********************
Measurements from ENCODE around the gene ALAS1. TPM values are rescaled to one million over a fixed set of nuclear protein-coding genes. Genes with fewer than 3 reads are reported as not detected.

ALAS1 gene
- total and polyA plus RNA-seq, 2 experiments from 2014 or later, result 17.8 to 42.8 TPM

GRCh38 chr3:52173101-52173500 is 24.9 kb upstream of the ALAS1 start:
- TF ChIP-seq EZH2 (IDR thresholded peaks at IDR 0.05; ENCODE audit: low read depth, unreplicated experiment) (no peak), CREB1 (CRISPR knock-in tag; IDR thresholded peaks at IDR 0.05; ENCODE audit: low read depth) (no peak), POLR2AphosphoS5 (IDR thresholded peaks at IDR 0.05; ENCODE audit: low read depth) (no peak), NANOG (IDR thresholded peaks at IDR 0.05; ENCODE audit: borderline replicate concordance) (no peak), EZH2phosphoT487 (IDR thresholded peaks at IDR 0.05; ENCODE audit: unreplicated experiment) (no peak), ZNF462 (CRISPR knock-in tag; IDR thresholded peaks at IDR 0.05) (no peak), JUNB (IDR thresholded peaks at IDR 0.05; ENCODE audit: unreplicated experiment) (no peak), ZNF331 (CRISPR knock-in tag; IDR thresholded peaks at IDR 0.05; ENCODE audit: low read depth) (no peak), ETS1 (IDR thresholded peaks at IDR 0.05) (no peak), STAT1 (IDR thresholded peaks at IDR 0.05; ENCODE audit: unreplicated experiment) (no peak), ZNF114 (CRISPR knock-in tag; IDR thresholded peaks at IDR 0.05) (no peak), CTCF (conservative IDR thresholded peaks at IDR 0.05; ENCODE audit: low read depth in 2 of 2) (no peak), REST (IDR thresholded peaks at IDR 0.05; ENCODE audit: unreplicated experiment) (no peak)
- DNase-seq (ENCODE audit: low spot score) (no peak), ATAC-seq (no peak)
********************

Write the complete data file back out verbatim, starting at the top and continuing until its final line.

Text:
Measurements from ENCODE around the gene ALAS1. TPM values are rescaled to one million over a fixed set of nuclear protein-coding genes. Genes with fewer than 3 reads are reported as not detected.

ALAS1 gene
- total and polyA plus RNA-seq, 2 experiments from 2014 or later, result 17.8 to 42.8 TPM

GRCh38 chr3:52173101-52173500 is 24.9 kb upstream of the ALAS1 start:
- TF ChIP-seq EZH2 (IDR thresholded peaks at IDR 0.05; ENCODE audit: low read depth, unreplicated experiment) (no peak), CREB1 (CRISPR knock-in tag; IDR thresholded peaks at IDR 0.05; ENCODE audit: low read depth) (no peak), POLR2AphosphoS5 (IDR thresholded peaks at IDR 0.05; ENCODE audit: low read depth) (no peak), NANOG (IDR thresholded peaks at IDR 0.05; ENCODE audit: borderline replicate concordance) (no peak), EZH2phosphoT487 (IDR thresholded peaks at IDR 0.05; ENCODE audit: unreplicated experiment) (no peak), ZNF462 (CRISPR knock-in tag; IDR thresholded peaks at IDR 0.05) (no peak), JUNB (IDR thresholded peaks at IDR 0.05; ENCODE audit: unreplicated experiment) (no peak), ZNF331 (CRISPR knock-in tag; IDR thresholded peaks at IDR 0.05; ENCODE audit: low read depth) (no peak), ETS1 (IDR thresholded peaks at IDR 0.05) (no peak), STAT1 (IDR thresholded peaks at IDR 0.05; ENCODE audit: unreplicated experiment) (no peak), ZNF114 (CRISPR knock-in tag; IDR thresholded peaks at IDR 0.05) (no peak), CTCF (conservative IDR thresholded peaks at IDR 0.05; ENCODE audit: low read depth in 2 of 2) (no peak), REST (IDR thresholded peaks at IDR 0.05; ENCODE audit: unreplicated experiment) (no peak)
- DNase-seq (ENCODE audit: low spot score) (no peak), ATAC-seq (no peak)